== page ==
Marguerite Bennett Discusses WWII Female Heroes in "DC Comics Bombshells"
Comic Books, Digital Comics
Dan Slott was nice enough to share with fans on Formspring his personal choices for his Top 10 greatest stories ever told. I asked Dan if I could share his list with you folks here, and he said, “Sure,” so here ya go – Dan Slott’s personal picks for the Greatest Dan Slott Stories Ever Told (with commentary on each of the stories by me)!
I’ll include in brackets if the story ranked on the reader’s choice for Slott’s Greatest Stories Ever Told
HONORABLE MENTIONS: BIG MAX #1, SUPERMAN ADVENTURES #57, AMAZING SPIDER-MAN #600, SHE-HULK #2, JUSTICE LEAGUE ADVENTURES #11, MIDNIGHT SONS UNLIMITED #9, GLA: MISASSEMBLED, The GLX-MAS SPECIAL, REN & STIMPY #6, The POWDERED TOASTMAN SPECIAL, THING #4, LOONEY TUNES #75, LOONEY TUNES #93, AVENGERS: THE INITIATIVE #6, and the Blackjack stories from AMAZING FANTASY vol. 2 #15
10 BATMAN ADVENTURES #10-#13 back-ups: “Cats Game”, “Questions That Begin with a Queue”, “The Hidden Display”, and “Knight Light”. [Unranked, but his lead story in Batman Adventures #14 was #10]
These were a series of charming back-ups, including the final one, “Knight Light,” about a kid who thinks he has a monster under his bed…and he might be right!!
9 THING #7: “Dis Man, Dis Monster, Disarmed” [Thing #1-8 was #8]
In this clever time travel storyline, the Thing tries to woo Alicia by taking her back in time to see the Venus di Milo. Hilarity, as you might imagine, ensues (especially when the Thing encounters Hercules in the past – a Hercules who has not yet met Ben Grimm). Kieron Dwyer did the art.
8 ARKHAM ASYLUM LIVING HELL mini 
In this gripping series, Slott and artist Ryan Sook (eventually aided by inkers Jim Royal and Wade von Grawbadger) gave us some fascinating insights into the minds of some of Batman’s deadliest rogues, as well as introducing us to some intriguing new ones, as well!
7 SHE-HULK Vol. 1 #4: “Web of Lies” 
In perhaps his first classic issue of She-Hulk, Slott has Jennifer Walters represent Spider-Man in a libel suit against J. Jonah Jameson. A hilarious issue with great art from Juan Bobillo and Marcelo Sosa.
In this epic storyline, how does Spider-Man deal with a situation where nearly all the citizens (not to mention the superheroes and supervillains) of Manhattan suddenly have the same Spider-Powers that he does? This was an ambitious and spread-out story that Slott managed to coordinate with other writers to form one of the most coherent major crossovers of all-time – while also still being a good story! I can imagine why he’d be so proud of it.
5 JUSTICE LEAGUE ADVENTURES #11: “The Moment”
This touching story sees the villain Chronos wreck havoc on time itself in an attempt to save his brother from a fire. The Flash and the Atom have to stop Chronos, but can they bring themselves to do the deed when the end result is that a good man WILL die? Min S. Ku and Dan Davis did the artwork.
4 MARVEL COMICS PRESENTS #116: Two-Gun Kid in “Just Deserts”
In this clever Two-Gun Kid story, Two-Gun Kid has to march a prisoner all across the desert…with a twist. Besides the stand-out twist (which I still remember today how much it made the story standout when reading it), it is Gil Kane art! Gil Kane, people!
3 SPIDER-MAN/HUMAN TORCH mini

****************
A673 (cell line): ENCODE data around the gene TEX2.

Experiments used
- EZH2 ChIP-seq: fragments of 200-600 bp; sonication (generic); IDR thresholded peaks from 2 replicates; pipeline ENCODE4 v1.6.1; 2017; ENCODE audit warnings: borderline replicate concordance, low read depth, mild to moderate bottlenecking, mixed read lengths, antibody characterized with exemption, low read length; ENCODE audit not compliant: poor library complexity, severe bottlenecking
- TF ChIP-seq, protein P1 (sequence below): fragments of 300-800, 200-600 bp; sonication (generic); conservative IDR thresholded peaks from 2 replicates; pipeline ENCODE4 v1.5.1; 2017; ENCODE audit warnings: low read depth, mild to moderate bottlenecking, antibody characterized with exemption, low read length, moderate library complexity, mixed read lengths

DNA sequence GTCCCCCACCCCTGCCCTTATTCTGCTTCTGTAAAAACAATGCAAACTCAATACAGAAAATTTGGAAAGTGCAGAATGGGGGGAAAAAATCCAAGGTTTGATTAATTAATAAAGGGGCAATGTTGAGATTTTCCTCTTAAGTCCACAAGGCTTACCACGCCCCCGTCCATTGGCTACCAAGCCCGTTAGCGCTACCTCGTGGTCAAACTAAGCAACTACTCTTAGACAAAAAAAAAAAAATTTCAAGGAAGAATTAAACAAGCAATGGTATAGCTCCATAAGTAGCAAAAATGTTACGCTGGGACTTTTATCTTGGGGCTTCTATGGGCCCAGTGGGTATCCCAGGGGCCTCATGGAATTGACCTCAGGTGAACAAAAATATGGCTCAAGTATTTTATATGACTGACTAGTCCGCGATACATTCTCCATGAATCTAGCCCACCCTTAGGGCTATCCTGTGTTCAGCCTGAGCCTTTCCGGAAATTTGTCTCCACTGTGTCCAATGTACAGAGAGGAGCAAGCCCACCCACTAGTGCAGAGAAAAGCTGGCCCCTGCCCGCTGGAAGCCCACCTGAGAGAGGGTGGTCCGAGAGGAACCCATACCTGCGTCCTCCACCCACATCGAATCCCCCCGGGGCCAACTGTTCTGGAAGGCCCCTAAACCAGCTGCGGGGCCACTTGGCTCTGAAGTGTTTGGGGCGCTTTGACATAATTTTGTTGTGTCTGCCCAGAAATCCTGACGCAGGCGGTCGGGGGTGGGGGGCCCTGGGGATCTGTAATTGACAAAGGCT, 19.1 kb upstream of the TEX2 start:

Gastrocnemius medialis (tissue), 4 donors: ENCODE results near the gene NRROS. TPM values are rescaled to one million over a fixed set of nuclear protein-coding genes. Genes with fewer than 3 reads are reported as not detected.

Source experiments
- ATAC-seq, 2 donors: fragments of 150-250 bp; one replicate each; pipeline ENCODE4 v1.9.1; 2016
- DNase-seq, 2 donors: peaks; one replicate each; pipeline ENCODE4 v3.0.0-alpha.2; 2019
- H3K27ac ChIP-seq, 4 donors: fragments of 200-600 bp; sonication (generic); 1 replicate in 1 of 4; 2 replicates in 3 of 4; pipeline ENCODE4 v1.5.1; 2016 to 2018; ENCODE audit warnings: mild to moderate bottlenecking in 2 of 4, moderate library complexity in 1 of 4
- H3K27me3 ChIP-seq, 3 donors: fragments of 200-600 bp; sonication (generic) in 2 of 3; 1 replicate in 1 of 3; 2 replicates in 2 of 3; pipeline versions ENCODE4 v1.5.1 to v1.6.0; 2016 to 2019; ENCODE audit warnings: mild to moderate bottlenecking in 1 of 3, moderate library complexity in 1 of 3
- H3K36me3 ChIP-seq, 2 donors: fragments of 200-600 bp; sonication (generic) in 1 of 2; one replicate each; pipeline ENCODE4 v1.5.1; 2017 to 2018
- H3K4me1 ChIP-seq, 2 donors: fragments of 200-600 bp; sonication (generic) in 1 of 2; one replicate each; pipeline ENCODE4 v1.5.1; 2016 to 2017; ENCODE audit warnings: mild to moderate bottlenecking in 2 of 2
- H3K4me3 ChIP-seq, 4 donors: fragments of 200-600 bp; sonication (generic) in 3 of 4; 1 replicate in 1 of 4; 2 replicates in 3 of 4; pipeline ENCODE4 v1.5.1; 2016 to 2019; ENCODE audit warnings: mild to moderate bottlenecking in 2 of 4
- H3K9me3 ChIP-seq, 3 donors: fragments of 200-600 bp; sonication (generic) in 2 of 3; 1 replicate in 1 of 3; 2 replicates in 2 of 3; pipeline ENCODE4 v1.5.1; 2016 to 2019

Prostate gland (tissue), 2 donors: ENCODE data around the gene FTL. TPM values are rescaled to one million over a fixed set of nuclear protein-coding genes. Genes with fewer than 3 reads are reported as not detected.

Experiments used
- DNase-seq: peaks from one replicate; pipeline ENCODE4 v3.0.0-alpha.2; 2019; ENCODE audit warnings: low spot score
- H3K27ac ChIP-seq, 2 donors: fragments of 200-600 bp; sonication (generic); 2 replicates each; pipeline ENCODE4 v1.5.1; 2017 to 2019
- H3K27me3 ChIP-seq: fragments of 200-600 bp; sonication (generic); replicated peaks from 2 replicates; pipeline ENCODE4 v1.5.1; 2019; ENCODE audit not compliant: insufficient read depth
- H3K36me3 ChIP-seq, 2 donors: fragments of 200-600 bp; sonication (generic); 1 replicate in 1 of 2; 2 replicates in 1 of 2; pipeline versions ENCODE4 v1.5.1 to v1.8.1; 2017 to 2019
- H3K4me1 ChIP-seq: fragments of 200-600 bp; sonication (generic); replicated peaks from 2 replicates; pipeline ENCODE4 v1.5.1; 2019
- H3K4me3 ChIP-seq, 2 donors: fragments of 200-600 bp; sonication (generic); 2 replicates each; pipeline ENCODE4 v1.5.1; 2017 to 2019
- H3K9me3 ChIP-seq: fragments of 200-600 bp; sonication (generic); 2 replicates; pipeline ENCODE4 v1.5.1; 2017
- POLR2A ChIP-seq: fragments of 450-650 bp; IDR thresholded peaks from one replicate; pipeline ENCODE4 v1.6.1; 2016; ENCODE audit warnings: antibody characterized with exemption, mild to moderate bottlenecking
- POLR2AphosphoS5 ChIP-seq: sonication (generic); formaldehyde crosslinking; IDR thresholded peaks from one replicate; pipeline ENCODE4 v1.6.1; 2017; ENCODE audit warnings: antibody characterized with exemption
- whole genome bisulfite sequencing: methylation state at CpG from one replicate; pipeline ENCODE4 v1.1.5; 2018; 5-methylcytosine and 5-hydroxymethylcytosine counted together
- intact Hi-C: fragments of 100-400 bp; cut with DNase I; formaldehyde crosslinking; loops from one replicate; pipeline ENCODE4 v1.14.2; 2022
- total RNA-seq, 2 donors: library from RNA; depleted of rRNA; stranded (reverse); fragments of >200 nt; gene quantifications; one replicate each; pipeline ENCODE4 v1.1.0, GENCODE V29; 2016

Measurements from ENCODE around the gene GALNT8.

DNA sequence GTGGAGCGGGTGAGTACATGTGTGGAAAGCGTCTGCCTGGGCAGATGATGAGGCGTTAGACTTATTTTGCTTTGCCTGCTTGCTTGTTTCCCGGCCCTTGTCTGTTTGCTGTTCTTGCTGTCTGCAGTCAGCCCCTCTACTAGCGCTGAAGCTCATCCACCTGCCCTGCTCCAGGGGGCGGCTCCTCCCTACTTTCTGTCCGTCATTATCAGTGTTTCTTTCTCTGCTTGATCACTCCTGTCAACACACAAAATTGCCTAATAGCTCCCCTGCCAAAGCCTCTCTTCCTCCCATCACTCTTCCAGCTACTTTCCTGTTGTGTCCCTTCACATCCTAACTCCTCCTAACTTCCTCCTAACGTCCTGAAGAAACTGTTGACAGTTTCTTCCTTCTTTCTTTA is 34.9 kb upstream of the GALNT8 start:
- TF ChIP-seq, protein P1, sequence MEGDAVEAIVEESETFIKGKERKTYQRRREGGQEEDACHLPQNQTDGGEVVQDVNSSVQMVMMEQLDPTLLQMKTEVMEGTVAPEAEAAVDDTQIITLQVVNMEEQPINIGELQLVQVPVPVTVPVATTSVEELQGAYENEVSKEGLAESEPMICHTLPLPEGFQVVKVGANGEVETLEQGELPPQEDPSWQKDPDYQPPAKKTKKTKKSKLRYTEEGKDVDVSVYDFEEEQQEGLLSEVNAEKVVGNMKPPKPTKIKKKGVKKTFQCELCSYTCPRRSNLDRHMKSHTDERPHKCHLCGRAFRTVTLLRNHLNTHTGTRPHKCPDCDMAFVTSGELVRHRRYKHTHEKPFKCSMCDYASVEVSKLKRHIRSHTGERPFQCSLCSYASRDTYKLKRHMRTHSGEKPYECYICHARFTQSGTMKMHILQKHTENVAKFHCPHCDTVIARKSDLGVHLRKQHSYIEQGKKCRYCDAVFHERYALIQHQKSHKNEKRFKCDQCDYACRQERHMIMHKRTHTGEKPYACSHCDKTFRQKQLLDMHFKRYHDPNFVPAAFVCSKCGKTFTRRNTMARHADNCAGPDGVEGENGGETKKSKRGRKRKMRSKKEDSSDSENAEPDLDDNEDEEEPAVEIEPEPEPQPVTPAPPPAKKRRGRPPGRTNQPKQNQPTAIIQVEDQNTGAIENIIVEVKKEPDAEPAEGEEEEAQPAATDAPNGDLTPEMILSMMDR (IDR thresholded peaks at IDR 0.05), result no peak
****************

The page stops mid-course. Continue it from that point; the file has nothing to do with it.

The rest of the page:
In this delightful series, Slott examines the relationship between Peter Parker and Johhny Storm throughout the years in an amusing character-driven look at the pair in various stages of Marvel history. Ty Templeton and Nelson do a great job on the artwork. When the Human Torch died, Slott did not have to look far to capture the emotional impact that it would have on Peter, as Slott had clearly established as much in this series.
2 REN & STIMPY Special #3: “Masters of Time & Space”
If you thought Spider-Island was an ambitious tale, then you will have to read Ren and Stimpy: Masters of Time and Space to believe it! The problem is, it is out of print and extremely difficult to find a copy. In any event, the story (with art by Mike Kazaleh) was a “Choose Your Own Adventure” tale (you know, if you want Ren and Stimpy to do X, go to page 5. If you want them to do Y, go to page 6, etc.). That is just the start of it, though, as the story is hilarious and also very, very very complicated (as time travel plays a major role in the story). I can’t imagine how long it took him to plan out
1 AMAZING SPIDER-MAN #655-#656: “No One Dies” Parts 1 & 2.
In this poignant two-parter, first Peter Parker spends an issue confronting himself with all of the people he has known who have died over the years (after a brutally wordless funeral for a longtime supporting cast member). This leads to him deciding that, rather outlandishly, he won’t let anyone die anymore under his watch! He makes this proclamation just as a new villain debuts who uses death AS his gimmick! So what can Spider-Man do when a bad guy’s whole set-up is finding different ways to kill people? That is the challenge that Slott must find an answer to. The two issues are both drawn by Marcos Martin. Martin does a great job on the second part, but the first part (where Peter dreams about all those that he has lost over the years) is some of the best art you’ll ever find in an issue of Amazing Spider-Man. Simply stunning stuff. This two-parter stands out in its mixture of heartfelt personal examination mixed with slam bang superhero action – really well done.
Thanks again to Dan for sharing his picks with us! Very cool of you.
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